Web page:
Are thin, white, and curved over the free edge. The condition is caused by improper diet, internal disease, medication, or nervous disorders. Be careful when manicuring these nails because they are fragile and break easily.

Discolored Nails
This is a condition in which the nails turn a variety including yellow, blue, blue-gray, green, red and purple. Discoloration can be caused by poor circulation, a heart condition, or topical or oral medications. It may also indicate the presence of a systemic disorder. Artificial wraps, tips or an application of colored polish can hide this condition.

Longitudinal ridging
This may often be mistaken for a fungal infection. Causes include alopecia areata, lichen planus, rheumatoid arthritis ans peripheral vascular disease

Minor Nails separations
Usually damage to the nail, however could be related to illness. When the nail separates from the underlying tissue (nail bed) it appears as if the white part of the nail is extending backwards and becoming larger. Most commonly this is caused by psoriasis or repeated exposure to detergents. Catching the nail accidentally on something is also a common explanation, causing the nail to be levered off the nail bed. Typing on a keyboard may have the same effect over time.

Calluses
A callus (or callosity) is an especially toughened area of skin which has become relatively thick and hard in response to repeated friction, pressure, or other irritation. Rubbing that is too frequent or forceful will cause blisters rather than allow calluses to form. Since repeated contact is required, calluses are most often found on feet because of frequent walking. Calluses are generally not harmful, but may sometimes lead to other problems, such as skin ulceration or infection.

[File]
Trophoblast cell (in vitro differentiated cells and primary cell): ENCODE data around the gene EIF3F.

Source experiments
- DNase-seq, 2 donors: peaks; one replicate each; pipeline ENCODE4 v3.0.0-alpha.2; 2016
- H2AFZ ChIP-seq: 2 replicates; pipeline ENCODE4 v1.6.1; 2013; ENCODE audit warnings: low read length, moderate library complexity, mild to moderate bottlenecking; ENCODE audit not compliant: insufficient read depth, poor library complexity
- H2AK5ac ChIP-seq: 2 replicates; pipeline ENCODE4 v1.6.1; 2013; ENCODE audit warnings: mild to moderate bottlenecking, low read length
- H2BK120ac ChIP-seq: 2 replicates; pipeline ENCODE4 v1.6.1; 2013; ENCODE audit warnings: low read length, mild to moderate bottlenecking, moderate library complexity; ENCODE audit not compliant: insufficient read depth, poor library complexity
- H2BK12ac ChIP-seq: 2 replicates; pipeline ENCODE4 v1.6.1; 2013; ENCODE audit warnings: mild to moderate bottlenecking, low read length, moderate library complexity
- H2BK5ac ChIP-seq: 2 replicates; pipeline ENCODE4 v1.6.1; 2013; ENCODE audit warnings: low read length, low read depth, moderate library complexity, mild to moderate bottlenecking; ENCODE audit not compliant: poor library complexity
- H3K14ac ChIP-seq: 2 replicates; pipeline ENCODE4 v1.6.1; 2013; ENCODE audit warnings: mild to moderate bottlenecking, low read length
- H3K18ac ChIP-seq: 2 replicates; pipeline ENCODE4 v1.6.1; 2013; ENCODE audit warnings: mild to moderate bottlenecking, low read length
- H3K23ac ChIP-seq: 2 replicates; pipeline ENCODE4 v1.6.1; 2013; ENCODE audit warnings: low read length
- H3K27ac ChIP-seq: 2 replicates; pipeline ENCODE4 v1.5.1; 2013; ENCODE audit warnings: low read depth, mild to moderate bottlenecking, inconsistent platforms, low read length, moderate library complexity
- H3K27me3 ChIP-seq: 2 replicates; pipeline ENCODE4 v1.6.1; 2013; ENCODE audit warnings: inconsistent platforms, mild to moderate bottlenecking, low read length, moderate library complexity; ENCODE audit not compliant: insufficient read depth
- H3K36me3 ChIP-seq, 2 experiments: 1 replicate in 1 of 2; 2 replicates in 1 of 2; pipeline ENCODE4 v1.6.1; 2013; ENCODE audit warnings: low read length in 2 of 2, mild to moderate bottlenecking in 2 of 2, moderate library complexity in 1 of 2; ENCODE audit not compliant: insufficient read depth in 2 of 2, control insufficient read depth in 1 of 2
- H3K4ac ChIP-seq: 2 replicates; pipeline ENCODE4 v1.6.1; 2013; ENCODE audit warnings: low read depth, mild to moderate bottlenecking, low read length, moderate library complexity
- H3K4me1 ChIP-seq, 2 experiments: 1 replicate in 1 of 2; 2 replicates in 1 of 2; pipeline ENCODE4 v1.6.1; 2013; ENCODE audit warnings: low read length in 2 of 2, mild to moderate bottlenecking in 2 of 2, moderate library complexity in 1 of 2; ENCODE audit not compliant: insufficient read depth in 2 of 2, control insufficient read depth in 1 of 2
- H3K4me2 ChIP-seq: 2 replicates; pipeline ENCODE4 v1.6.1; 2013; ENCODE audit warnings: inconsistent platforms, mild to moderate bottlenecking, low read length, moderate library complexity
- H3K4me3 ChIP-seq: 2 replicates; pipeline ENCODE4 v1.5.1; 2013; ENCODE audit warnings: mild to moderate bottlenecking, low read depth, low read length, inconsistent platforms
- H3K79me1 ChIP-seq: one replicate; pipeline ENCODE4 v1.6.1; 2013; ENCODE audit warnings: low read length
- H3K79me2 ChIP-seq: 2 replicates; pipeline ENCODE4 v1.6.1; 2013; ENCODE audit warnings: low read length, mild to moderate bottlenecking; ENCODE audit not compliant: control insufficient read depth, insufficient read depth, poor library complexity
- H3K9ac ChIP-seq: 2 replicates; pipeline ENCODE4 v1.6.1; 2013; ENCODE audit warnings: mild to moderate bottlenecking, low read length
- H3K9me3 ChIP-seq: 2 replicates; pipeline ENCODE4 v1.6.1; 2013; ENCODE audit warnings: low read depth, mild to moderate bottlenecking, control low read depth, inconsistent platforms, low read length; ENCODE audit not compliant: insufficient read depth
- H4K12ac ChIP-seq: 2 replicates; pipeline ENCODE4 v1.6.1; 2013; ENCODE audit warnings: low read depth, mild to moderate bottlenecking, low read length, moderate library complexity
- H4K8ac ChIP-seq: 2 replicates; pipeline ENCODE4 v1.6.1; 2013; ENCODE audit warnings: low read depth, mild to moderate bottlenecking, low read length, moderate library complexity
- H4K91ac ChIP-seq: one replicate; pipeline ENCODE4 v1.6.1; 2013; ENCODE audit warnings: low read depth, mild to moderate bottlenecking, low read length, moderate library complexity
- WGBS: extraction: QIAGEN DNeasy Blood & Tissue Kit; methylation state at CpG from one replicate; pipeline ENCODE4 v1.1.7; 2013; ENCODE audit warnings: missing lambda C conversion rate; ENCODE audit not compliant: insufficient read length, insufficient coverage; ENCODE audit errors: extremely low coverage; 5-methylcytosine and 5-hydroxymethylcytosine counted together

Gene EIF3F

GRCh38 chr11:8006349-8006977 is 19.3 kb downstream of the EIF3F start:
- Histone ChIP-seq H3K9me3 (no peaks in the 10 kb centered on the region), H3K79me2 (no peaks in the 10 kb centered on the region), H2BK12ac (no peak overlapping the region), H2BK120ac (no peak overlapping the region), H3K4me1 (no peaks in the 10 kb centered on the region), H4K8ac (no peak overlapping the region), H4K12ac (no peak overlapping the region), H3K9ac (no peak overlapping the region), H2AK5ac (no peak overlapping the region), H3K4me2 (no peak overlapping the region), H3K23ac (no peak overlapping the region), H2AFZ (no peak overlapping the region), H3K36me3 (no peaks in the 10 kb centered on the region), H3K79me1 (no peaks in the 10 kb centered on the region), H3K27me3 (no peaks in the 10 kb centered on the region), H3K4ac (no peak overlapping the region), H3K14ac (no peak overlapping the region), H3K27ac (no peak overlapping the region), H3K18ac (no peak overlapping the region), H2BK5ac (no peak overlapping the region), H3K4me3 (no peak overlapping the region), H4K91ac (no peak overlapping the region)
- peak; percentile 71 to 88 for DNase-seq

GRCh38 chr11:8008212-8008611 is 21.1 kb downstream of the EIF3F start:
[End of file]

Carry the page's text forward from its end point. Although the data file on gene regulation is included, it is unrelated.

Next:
Corns
A corn (or clavus, plural clavi) is a specially-shaped callus of dead skin that usually occurs on thin or glabrous (hairless and smooth) skin surfaces, especially on the dorsal surface of toes or fingers. They can sometimes occur on the thicker palmar or plantar skin surfaces. Corns form when the pressure point against the skin traces an elliptical or semi-elliptical path during the rubbing motion, the center of which is at the point of pressure, gradually widening. If there is constant stimulation of the tissue producing the corns, even after the corn is surgically removed, the skin may continue to grow as a corn.The location of soft corns tends to differ from that of hard corns. Hard corns occur on dry, flat surfaces of skin. Soft corns (frequently found between adjacent toes) stay moist, keeping the surrounding skin soft. The corn's center is not soft, however, but indurated.

Corns and calluses are easier to prevent than to treat. When it is not desirable to form a callus, minimizing rubbing and pressure will prevent callus formation. Footwear should be properly fitted and broken in, gloves may be worn, and protective pads, rings or skin dressings may be used. People with poor circulation or sensation should check their skin often for signs of rubbing and irritation so they can minimize any damage. Calluses and corns may go away by themselves eventually, once the irritation is consistently avoided. They may also be dissolved with keratolytic agents containing salicylic acid, sanded down with a pumice stone, or pared down by a medical professional such as a podiatrist